Whatever you want to know about wherever, the staff at K-State's Geographic Information Systems Spatial Analysis Laboratory probably can track it down.
"The projects we do are all over the place thematically, but they all use geospatial technology," said Shawn Hutchinson, director of the lab and an associate professor of geography. "Many of our projects deal with natural resources, agriculture, public health, ecology or biology. We have a multi-disciplinary lab and we work with an array of people at K-State and from outside organizations."
Founded in 1990, GISSAL supports spatial research, education and outreach. Recent projects range from a map of the characteristics of wheat harvested in the United States to determining the factors that make a ranching population vulnerable to disease outbreaks.
Since 2000, the spatial analysis lab has collaborated with more than 35 academic departments, research units, and state and federal agencies here and abroad. The program has received two K-State Targeted Excellence Program awards. The lab also has been named a National Center for Digitizing Excellence by the U.S. Department of Agriculture's Natural Resource Conservation Service.
Ten major projects are under way, with lab staff serving as principal or co-principal investigators. The projects total more than $4.3 million.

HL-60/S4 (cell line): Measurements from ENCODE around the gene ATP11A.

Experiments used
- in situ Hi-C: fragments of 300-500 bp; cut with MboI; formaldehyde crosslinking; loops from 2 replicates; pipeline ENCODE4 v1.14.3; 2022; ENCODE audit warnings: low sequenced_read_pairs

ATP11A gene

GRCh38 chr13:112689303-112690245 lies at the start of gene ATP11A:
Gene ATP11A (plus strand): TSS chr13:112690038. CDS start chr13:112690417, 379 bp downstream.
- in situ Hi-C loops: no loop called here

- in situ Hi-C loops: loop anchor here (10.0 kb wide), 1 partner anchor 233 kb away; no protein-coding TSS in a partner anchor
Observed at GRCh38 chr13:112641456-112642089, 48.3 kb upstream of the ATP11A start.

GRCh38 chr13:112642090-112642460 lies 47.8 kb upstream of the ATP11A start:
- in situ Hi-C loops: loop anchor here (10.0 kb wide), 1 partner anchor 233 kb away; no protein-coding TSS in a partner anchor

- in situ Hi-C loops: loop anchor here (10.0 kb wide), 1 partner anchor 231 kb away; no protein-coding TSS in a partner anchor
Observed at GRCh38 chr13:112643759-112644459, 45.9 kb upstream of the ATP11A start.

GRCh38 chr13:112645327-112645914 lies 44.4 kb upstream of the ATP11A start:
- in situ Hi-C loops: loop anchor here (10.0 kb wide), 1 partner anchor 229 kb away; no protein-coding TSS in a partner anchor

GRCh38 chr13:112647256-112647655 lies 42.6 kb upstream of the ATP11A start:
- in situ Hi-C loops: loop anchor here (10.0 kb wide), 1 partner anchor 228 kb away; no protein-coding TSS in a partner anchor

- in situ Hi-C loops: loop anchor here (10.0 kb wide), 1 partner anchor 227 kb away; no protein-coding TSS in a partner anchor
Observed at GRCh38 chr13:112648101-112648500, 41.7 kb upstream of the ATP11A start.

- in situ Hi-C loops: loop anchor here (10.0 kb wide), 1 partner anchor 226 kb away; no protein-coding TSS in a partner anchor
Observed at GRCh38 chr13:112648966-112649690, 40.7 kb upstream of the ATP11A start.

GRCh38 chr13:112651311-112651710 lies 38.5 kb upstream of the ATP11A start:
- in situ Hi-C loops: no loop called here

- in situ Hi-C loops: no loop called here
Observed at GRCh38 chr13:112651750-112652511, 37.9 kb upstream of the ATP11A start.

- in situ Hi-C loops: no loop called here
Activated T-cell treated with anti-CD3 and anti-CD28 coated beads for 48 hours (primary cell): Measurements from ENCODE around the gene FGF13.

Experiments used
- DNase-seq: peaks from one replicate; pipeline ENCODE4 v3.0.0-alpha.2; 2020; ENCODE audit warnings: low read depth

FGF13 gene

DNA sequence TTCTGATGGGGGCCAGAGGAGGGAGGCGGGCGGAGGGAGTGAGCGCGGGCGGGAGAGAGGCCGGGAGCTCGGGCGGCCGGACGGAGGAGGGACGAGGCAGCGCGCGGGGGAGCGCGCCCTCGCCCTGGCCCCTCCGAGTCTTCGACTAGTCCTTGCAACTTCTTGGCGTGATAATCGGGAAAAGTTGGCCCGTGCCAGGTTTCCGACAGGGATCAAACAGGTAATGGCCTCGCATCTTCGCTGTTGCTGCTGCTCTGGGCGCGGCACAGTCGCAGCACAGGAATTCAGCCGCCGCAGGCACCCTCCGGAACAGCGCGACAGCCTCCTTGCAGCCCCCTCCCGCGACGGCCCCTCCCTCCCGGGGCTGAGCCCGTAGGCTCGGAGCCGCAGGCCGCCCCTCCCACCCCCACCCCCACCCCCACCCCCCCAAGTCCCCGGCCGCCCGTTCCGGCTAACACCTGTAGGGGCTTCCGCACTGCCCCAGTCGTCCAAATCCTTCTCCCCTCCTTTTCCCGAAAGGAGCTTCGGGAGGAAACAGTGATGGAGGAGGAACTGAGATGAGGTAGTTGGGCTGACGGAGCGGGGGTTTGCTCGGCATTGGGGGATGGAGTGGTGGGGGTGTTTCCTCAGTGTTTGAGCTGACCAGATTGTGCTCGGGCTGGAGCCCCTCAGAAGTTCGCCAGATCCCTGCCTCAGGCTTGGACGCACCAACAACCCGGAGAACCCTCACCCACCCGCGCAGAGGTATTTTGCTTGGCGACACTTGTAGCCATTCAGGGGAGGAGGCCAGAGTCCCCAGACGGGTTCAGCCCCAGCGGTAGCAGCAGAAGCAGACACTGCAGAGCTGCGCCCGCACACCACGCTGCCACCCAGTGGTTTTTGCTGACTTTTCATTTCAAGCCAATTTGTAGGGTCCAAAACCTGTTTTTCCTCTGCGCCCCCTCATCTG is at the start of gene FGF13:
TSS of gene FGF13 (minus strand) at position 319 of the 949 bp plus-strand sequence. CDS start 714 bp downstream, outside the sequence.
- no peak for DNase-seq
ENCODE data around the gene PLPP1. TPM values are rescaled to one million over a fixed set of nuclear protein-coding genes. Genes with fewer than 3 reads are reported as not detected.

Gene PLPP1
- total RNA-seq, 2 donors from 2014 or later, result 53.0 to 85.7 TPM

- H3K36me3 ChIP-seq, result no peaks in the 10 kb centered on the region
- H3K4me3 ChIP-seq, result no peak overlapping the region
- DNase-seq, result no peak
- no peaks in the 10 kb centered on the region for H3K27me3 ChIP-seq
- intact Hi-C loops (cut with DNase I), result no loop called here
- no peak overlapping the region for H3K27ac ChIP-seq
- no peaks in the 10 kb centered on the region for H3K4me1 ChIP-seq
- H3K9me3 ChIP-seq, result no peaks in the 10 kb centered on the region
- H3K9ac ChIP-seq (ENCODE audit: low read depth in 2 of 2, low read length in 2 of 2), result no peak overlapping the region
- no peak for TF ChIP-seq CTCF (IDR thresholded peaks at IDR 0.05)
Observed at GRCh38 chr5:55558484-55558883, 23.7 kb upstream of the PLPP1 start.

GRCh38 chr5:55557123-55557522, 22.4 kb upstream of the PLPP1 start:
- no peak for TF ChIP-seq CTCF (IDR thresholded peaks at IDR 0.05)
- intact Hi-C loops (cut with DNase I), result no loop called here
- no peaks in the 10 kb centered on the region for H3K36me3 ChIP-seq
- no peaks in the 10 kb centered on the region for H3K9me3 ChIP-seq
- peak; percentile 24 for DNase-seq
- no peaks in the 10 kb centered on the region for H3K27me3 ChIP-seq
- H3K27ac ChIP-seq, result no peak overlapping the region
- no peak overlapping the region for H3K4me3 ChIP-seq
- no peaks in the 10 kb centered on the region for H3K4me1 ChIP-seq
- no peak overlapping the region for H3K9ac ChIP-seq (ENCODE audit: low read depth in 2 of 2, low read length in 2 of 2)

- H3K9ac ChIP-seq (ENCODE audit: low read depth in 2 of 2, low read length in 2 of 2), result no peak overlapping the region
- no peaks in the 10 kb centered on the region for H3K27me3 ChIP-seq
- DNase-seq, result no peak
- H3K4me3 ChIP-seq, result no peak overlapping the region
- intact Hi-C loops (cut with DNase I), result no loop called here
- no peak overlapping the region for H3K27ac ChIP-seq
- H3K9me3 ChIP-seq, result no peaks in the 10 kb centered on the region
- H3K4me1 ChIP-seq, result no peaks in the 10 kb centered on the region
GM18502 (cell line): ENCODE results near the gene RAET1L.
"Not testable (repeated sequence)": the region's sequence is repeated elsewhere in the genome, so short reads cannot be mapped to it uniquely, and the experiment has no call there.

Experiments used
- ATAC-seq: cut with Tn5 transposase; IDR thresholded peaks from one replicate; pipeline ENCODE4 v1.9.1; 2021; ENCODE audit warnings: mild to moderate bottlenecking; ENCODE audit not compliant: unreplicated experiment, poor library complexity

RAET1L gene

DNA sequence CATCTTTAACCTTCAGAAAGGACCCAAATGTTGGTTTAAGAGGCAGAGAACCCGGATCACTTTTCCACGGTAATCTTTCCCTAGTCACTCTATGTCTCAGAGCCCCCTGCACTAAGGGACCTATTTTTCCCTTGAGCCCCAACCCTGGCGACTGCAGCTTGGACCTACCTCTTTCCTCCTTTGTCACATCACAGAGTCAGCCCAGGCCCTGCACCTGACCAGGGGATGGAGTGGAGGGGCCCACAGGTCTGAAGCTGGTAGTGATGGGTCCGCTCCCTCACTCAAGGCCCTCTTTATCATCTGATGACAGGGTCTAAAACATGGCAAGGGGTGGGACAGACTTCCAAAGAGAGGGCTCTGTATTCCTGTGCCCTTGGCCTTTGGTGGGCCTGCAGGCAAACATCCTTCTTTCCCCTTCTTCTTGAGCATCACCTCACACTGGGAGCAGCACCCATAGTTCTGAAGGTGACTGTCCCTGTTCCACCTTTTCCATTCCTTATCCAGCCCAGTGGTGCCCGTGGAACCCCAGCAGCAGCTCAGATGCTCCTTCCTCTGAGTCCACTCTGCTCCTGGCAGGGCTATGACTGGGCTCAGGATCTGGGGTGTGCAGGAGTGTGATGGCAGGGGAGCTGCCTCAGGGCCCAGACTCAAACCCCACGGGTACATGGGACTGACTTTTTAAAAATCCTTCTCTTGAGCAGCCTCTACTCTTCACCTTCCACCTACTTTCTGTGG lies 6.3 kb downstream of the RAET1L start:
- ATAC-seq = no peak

A current project has staffers working with K-State's International Grains Program to create a Web site where buyers from across the globe can assess wheat harvests in the United States.
"The International Grains Program staff is collecting data on the quality of wheat that's harvested and our lab is working to model and map this data," Hutchinson said. "Eventually, we hope to start a Web site where wheat buyers can see the crop information and decide where they want to buy wheat based on the characteristics of each crop."
The lab's staff also helped a student complete a master's project examining rural vulnerability to agricultural diseases. The student looked at what factors would determine where people are vulnerable to natural disasters, then gave this concept an agricultural spin, Hutchinson said.
"He asked, 'What if an area that is economically reliant on cattle farming were to be hit with a foot-and-mouth disease outbreak?'" Hutchinson said. "He looked at what the economic impact could be on the people in an area like this." Such research can help emergency managers plan for the potential effects on an agricultural state.
The staff at K-State's Geographic Information Systems Spatial Analysis Laboratory is as diverse as the projects it takes on. In addition to professional staff and visiting scientists, the lab employs 13 undergraduate, graduate and doctoral students, and one exchange student.
"We've been fortunate to attract and employ a mix of male and female students, as well as people from different cultural and racial backgrounds," Hutchinson said. "I'm proud of this, and they're great students and great people."
Students employed by the lab get hands-on training with the technology used in the field and are involved in all aspects of projects, from meetings with clients to research and final presentations, Hutchinson said.
"A significant number of students are gaining invaluable experience," said Richard Marston, University Distinguished Professor and head of the geography department. "And the K-State community of geographic information systems scholars is now larger, better connected and working together because of the lab."